7 Min Read
NEW YORK (Reuters) - New York City has a wild side and it has nothing to do with its honking yellow taxis, towering skyscrapers and celebrity-studded nightclub crowds.
It's about soaring bald eagles, quiet tidal salt marshes and sweet berry brambles thriving along Jamaica Bay, the only wildlife refuge in the U.S. National Park System, to Manhattan, where Central Park is a favorite birding spot, with more than 200 feathered species.
Reuters correspondents with local knowledge help you explore New York City's wild side.
6 p.m. - Check into your hotel and head for 10th Avenue at 30th Street to the High Line, a mile-long park along what was once abandoned elevated train tracks on Manhattan's West Side. Leave street noise 30 feet below as you walk past wildflowers such as shooting stars, purple prairie clover and rattlesnake master on paths meticulously landscaped to appear untended. Head south, with the Hudson River on your right (www.thehighline.org)
7 p.m. - When you reach a gathering of outdoor food vendors on the High Line at 15th Street, settle in at Terroir at the Porch, order a cocktail and watch the sun slide down beyond the river. The seasonal bar offers artisanal wines, craft beers and even root beer, all from New York State.
Move to neighboring Delaney Barbeque's Smokeline to tuck into oak-smoked brisket, pulled pork sandwiches, lamb ribs and vegetarian side dishes cooked with produce from regional farms (here)
9 p.m. - No walk on the wild side is complete without a memorable view of the city's lights. Depart the High Line at its southern end, and enjoy a nightcap and 360-degree views at Plunge Rooftop Bar & Lounge at Gansevoort Meatpacking NYC hotel, 18 Ninth Avenue (here)
9 a.m. - Walk into Central Park at 72nd Street and Fifth Avenue. Known as the jewel of Manhattan, Central Park is quite a hefty bauble, with more land mass than Monaco. America's first public park serves as a pit stop for millions of migratory birds each year and is home to some 230 bird species including the prothonotary warbler, ruby-crowned kinglet, olive-sided flycatcher and Eastern screech owl (here)
9:30 a.m. - Head to the copper-roofed Loeb Boathouse for brunch while watching rowboats and even a Venetian-style gondola ply the waters known simply as the Lake. (thecentralparkboathouse.com, reservations not accepted).
11:30 a.m. - Take a wild foods foraging tour through Central Park with Wildman Brill (www.wildmanstevebrill.com, reservations required) to find cattails along the Lake that can be cooked like corn-on-the-cob, and pick black raspberries near the outdoor Shakespeare stage. Since Brill's tours take place on alternating summer Saturdays, another option is a walking tour offered by the Central Park Conservancy (here, reservations required)
4 p.m. - Hail a taxi to the 40th Street Pier where kayaks and the cool waters of New York Harbor await. This section of the Hudson River is a tidal estuary, where the Atlantic Ocean's salty water meets fresh run-off from Manhattan Island. Native tribes long ago named the waterway Mahicantuck, which loosely means "river that flows two ways." Depending on tides and currents, and of course your stamina, you can glide past the Statue of Liberty, Ellis Island and the Intrepid Sea, Air and Space Museum.(www.nykayak.com/, reservations required)
8 p.m. - Back on dry land, walk to 141 W. 10th Street at Greenwich Avenue for dinner at Bell Book & Candle. Chances are at least one delicious nibble on your plate got its start on the restaurant's rooftop garden, where some two-thirds of the eatery's produce is grown, including more than 70 varieties of herbs, vegetables and fruits that are harvested and lowered by a pulley system to the kitchen (bbandcnyc.com/, reservations suggested)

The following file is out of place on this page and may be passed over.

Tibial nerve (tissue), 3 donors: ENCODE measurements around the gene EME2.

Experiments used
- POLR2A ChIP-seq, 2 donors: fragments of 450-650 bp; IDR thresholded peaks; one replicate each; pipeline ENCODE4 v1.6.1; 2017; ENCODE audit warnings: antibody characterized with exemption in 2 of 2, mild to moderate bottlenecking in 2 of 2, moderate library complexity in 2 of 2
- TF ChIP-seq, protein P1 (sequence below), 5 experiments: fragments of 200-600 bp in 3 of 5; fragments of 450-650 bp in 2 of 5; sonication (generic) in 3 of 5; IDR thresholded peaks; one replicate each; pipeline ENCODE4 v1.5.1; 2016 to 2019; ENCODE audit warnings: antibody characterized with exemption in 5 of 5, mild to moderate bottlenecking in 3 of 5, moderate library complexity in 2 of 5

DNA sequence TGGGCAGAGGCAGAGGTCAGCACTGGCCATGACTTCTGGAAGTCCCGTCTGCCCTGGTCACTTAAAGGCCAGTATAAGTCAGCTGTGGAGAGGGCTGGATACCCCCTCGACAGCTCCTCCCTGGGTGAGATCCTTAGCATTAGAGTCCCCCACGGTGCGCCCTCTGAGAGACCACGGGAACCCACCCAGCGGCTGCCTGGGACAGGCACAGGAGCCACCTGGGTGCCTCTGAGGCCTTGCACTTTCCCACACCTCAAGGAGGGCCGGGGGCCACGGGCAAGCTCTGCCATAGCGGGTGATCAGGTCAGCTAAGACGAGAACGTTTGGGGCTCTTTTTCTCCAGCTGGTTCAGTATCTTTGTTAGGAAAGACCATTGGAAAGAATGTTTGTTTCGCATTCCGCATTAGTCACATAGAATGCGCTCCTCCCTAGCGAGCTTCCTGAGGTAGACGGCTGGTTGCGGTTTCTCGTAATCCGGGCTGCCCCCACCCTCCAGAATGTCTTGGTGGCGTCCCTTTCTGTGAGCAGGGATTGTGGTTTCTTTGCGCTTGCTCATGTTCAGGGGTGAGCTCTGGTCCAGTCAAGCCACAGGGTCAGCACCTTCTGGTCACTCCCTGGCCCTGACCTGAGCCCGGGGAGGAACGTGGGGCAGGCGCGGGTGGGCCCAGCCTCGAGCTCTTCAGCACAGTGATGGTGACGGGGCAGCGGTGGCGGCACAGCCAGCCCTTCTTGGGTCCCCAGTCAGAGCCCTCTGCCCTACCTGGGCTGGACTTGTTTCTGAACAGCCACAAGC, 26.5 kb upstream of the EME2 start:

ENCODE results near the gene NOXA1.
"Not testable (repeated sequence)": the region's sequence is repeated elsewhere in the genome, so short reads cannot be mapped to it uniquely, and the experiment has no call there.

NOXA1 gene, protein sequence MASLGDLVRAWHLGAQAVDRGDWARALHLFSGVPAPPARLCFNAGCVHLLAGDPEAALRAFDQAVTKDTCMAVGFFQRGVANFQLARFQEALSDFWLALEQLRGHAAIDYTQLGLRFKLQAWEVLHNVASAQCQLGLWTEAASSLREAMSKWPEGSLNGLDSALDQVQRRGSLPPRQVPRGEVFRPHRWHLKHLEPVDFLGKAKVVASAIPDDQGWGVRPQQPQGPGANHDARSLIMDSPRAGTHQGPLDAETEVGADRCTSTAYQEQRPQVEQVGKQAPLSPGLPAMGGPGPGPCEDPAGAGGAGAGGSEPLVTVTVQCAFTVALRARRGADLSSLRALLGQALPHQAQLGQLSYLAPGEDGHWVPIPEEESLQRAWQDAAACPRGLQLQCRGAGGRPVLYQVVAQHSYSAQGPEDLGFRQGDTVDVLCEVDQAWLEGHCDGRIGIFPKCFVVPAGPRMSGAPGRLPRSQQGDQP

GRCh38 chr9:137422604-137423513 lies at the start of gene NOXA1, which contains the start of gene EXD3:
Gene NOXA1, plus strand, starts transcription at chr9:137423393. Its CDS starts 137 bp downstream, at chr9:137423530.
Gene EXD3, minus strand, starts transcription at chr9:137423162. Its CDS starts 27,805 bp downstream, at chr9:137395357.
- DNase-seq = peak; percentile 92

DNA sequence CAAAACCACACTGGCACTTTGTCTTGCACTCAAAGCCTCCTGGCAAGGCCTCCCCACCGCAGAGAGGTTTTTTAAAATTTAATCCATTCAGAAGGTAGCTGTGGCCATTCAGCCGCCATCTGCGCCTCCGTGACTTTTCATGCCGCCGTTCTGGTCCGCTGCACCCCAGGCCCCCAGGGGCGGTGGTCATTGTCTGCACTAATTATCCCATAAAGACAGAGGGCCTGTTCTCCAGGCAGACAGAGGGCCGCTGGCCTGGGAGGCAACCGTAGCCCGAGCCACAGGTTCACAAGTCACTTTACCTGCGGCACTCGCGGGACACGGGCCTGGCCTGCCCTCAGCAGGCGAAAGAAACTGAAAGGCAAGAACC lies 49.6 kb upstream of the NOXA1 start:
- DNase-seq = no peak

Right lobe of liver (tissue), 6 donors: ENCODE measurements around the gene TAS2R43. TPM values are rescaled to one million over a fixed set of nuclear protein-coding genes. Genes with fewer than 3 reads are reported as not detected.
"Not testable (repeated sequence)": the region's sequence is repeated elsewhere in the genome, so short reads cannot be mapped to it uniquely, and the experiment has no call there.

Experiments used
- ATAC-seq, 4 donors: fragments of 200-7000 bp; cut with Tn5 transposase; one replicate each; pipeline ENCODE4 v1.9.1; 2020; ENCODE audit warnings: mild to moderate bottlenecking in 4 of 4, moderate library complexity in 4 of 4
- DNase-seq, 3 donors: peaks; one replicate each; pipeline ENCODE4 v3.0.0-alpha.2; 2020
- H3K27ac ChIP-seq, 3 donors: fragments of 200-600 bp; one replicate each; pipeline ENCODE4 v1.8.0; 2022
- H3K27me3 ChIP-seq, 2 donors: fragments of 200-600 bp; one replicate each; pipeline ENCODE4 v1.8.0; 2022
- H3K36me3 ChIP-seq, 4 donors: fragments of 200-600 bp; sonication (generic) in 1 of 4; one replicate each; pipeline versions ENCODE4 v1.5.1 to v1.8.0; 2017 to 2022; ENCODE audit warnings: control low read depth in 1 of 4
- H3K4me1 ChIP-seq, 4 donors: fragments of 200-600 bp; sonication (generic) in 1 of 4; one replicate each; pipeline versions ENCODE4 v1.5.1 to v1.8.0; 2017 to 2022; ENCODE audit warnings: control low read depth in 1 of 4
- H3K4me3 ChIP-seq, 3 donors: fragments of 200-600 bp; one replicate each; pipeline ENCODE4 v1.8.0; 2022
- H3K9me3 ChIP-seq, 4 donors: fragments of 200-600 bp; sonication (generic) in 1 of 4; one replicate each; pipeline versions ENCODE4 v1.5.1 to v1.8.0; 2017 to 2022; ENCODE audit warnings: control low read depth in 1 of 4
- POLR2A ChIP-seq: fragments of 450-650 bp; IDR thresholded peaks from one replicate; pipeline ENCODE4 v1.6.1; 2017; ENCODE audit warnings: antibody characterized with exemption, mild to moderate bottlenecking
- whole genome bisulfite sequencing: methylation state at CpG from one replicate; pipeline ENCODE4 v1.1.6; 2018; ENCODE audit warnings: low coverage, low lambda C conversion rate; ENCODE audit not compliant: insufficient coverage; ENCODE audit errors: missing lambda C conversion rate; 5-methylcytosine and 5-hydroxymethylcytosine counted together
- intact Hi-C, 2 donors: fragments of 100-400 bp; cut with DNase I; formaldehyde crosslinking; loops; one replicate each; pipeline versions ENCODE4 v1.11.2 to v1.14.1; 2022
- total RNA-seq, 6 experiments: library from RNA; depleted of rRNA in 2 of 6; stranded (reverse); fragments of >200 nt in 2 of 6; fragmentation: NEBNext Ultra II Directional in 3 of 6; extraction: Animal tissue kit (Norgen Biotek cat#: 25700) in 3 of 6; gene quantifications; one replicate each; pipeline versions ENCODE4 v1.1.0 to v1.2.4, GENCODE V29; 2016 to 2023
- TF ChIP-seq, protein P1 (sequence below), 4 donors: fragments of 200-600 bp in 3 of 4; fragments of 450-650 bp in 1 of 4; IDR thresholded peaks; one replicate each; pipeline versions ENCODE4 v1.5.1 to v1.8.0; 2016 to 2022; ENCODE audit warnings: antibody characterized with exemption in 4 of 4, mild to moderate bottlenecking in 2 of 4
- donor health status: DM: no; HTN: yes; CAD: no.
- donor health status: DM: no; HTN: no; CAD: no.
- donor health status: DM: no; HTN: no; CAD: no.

10 a.m. - Views that inspired an entire art movement - the Hudson River School - are just one draw of Fort Tryon Park in northern Manhattan. Take the subway (Uptown A train to 190th Street) or the bus (M4 or M98 north to the last stop) and enter the park at Margaret Corbin Drive (here)
11 a.m. - Stop for brunch at New Leaf Restaurant, a 1930s cottage and outdoor patio that serves seasonal modern dishes inspired by local green markets, upstate farms and the city's community gardens (newleafrestaurant.com/, reservations suggested)
12 p.m. - Stroll some of the miles of pedestrian paths in Fort Tryon Park, designed by Frederick Law Olmsted Jr., whose father was a co-designer of Central Park. Meander through heather and alpine gardens and take in sweeping views of the Palisades, steep cliffs that rise so dramatically from across the Hudson River that they have been declared a National Natural Landmark.
1 p.m. - Step back in time by entering The Cloisters, a branch of the Metropolitan Museum of Art housed in the park in a medieval-looking building, itself considered a treasure. Its 9th to 16th century art collection features the renowned Unicorn Tapestries (here)
3 p.m. - Head to lower Manhattan (Downtown A train to Fulton Street)
4:30 p.m. - Relax with an early dinner at Dig Inn at 80 Pine Street, a casual eatery with homey dishes made with local produce, vegetarian-friendly sides and smoothies that hit the spot (www.diginn.com/home/, reservations not accepted)
6:30 p.m. - For one last look at the majestic skyline, board a New York Water Taxi Audubon Summer EcoCruise at South Street Seaport's Pier 17, 89 South Street. The 90-minute cruise begins at 7 p.m. and takes riders under the city's famous bridges and past small islands dotted with birds like black-crowned herons, glossy ibis, double-crested cormorants and egrets (here)
Reporting by Barbara Goldberg,; addition reporting by Ellen Wulfhorst, Erin Geiger Smith, Joseph Ax and Hilary Russ